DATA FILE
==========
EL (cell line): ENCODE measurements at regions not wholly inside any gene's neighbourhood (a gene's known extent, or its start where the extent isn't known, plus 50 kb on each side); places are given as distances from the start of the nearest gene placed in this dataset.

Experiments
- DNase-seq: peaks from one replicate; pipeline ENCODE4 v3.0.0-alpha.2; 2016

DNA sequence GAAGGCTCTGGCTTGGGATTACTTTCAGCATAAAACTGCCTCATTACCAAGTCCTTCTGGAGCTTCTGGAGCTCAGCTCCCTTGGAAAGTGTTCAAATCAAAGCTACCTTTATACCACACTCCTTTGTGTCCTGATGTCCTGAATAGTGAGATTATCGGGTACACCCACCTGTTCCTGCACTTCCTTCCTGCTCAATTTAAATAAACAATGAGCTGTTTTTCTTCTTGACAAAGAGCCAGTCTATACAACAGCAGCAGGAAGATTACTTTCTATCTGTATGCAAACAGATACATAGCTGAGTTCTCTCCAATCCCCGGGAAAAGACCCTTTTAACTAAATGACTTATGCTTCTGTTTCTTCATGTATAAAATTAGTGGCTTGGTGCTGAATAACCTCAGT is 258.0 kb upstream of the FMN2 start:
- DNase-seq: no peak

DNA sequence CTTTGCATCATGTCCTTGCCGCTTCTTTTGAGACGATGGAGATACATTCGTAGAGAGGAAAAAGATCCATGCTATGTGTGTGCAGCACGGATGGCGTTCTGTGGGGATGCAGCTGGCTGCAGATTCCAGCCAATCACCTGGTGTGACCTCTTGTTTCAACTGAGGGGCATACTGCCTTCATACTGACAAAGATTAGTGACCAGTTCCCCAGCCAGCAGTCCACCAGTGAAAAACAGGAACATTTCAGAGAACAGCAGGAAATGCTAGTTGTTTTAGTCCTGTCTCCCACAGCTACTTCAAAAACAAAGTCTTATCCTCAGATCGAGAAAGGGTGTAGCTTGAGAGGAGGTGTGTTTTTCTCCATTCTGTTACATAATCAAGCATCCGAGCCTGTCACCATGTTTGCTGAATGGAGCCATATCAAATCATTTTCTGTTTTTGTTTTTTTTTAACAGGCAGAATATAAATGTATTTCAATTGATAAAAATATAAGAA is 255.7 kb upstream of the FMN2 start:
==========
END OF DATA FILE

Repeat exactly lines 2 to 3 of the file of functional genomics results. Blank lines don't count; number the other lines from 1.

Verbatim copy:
Experiments
- DNase-seq: peaks from one replicate; pipeline ENCODE4 v3.0.0-alpha.2; 2016